By Lindsey Berwick & John Wittenberg
The Coronavirus Aid, Relief, and Economic Security (CARES) Act was signed into law on March 23, 2020, to provide emergency economic stimulus to small businesses and certain eligible recipients in response to the economic distress caused by the COVID-19 pandemic. Funds for the Paycheck Protection Program (PPP) and Economic Injury Disaster Loan Program (EIDL) Program created under the CARES Act were exhausted by April 16, 2020.
On April 23, 2020, Congress passed another piece of legislation, the Paycheck Protection Program and Health Care Enhancement (PPPHCE) Act (Pub. L. No. 116-139 (H.R. 266)), which, among other things, amends and supplements the CARES Act by increasing funding to small businesses, states, municipalities, and hospitals, including an additional $310 billion to the PPP and an additional $60 billion to the EIDL Program.
On April 23, 2020, the same day that the House passed the PPPHCE Act, the Treasury Department released updated guidance on the PPP’s frequently asked questions page, adding Question 31 (“FAQ 31”), that addressed the purpose of, and requirements surrounding, the certification in the PPP application form that “[c]urrent economic uncertainty makes this loan request necessary to support the ongoing operations of the Applicant” (the “Hardship Certification”).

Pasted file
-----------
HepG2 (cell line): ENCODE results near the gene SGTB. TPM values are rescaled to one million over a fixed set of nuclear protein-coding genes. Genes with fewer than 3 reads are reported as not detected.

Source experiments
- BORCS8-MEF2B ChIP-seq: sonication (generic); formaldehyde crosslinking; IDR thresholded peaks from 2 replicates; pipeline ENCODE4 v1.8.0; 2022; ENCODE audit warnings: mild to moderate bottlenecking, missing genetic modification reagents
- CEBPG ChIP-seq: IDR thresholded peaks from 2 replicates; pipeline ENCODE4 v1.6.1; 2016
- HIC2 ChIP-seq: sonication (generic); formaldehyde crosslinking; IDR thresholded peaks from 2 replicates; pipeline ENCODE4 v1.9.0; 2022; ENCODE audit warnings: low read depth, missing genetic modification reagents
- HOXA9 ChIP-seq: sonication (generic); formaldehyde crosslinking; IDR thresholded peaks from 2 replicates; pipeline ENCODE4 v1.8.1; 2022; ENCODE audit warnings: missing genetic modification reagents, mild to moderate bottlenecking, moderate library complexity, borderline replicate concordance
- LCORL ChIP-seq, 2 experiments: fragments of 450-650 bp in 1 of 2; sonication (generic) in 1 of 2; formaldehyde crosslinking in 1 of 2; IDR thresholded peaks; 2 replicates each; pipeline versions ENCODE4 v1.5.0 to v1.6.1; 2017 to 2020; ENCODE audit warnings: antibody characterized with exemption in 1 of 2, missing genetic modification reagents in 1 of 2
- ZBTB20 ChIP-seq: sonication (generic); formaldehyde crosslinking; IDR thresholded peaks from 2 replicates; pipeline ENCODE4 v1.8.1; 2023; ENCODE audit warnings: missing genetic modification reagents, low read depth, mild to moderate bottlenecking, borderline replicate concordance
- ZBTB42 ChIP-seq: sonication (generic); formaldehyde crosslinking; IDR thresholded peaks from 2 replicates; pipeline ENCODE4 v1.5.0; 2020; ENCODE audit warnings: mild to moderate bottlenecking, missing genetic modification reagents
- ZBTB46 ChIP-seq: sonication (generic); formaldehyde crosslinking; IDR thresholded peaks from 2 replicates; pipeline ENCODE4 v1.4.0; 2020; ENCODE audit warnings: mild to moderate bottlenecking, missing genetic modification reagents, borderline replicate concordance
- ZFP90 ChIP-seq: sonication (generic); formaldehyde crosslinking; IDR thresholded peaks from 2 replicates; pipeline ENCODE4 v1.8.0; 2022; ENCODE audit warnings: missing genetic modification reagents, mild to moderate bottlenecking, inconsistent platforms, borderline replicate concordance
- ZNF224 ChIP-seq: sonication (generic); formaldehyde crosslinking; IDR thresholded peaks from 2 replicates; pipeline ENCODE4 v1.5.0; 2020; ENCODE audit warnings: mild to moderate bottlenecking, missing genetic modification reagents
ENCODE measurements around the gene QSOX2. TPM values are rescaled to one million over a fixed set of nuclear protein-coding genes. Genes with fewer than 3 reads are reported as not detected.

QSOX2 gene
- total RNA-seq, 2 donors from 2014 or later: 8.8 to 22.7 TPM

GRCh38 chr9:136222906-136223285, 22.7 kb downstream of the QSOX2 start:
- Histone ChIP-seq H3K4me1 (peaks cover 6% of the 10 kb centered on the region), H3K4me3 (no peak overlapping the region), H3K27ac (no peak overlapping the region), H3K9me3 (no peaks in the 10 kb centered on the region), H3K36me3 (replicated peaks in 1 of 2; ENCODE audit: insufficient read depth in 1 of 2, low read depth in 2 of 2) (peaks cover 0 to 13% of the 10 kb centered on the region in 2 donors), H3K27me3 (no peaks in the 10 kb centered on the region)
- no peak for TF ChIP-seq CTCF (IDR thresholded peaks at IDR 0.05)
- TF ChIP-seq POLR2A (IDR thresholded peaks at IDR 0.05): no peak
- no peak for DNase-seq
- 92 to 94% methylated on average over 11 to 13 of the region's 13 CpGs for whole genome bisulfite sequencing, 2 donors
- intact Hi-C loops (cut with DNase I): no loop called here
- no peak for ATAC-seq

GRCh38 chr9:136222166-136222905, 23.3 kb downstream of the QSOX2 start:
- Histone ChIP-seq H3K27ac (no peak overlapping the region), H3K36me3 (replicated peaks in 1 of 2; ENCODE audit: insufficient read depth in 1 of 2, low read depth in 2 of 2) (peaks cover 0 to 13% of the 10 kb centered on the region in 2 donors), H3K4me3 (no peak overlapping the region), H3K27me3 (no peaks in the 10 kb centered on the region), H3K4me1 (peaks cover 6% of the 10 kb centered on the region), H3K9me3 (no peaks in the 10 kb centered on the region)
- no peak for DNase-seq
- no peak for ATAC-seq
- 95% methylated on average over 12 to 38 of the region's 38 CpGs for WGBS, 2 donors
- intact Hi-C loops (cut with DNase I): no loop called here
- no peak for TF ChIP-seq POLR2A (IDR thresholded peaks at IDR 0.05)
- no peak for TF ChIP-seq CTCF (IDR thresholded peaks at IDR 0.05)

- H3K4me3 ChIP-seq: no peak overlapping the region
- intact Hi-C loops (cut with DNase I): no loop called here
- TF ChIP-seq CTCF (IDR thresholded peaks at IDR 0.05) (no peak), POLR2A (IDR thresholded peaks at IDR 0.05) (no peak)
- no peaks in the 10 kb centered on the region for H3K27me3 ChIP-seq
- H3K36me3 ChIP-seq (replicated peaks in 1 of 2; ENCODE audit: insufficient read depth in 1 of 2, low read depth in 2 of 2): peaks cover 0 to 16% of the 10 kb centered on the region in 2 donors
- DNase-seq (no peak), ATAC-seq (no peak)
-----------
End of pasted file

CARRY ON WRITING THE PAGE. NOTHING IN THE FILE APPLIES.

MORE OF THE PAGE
On April 24, 2020, President Trump signed the PPPHCE Act into law, and the SBA issued a fourth interim final rule (the “Fourth IFR”). The Fourth IFR, among other things, provides a limited “safe harbor” with respect to the certification as to “economic need” for the PPP Loan (PPPL). It provides that any borrower that received a PPPL prior to April 24, 2020, and repays the PPPL in full by May 7, 2020, will be deemed to have made the certification as to “economic need” in good faith.
On April 28, 2020, the Treasury Department issued additional updated guidance on the PPP’s frequently asked questions page, adding Question 37 (“FAQ 37”), that confirmed that the Hardship Certification requirement described in FAQ 31 applies to businesses owned by private companies.
The U.S. government has indicated it plans to aggressively pursue fraud or misconduct by recipients of CARES Act funds. For guidance on the government’s enforcement efforts, please see the excellent article on this subject prepared by White Collar Defense & Government Enforcement practice group. Companies and other recipients of CARES Act funds should be aware of all laws, rules, and regulations that apply to the program under which it is receiving funds and implement policies, procedures and controls and monitor guidance issued by government enforcement authorities. The latest guidance, including FAQ 31 and the Fourth IFR, should make all PPPL applicants and PPPL borrowers, especially those owned by large companies, think long and hard about the Hardship Certification and overall eligibility for the PPP.
Enforcement Actions – Next Steps in Light of FAQ 31, FAQ 37, and the Fourth IFR
Each PPPL application requires certifications from the applicant that the information contained therein is true, including sections on eligibility and need. If an applicant knowingly or intentionally submits false or inaccurate information in a PPPL application, it may be subject to civil and criminal liability, including liability under the False Claims Act.
With respect to PPPLs, enforcement will most likely be focused on the following areas:
- Eligibility (including proper application of the SBA’s affiliation rules)
- Loan Amount
- Use of Loan Proceeds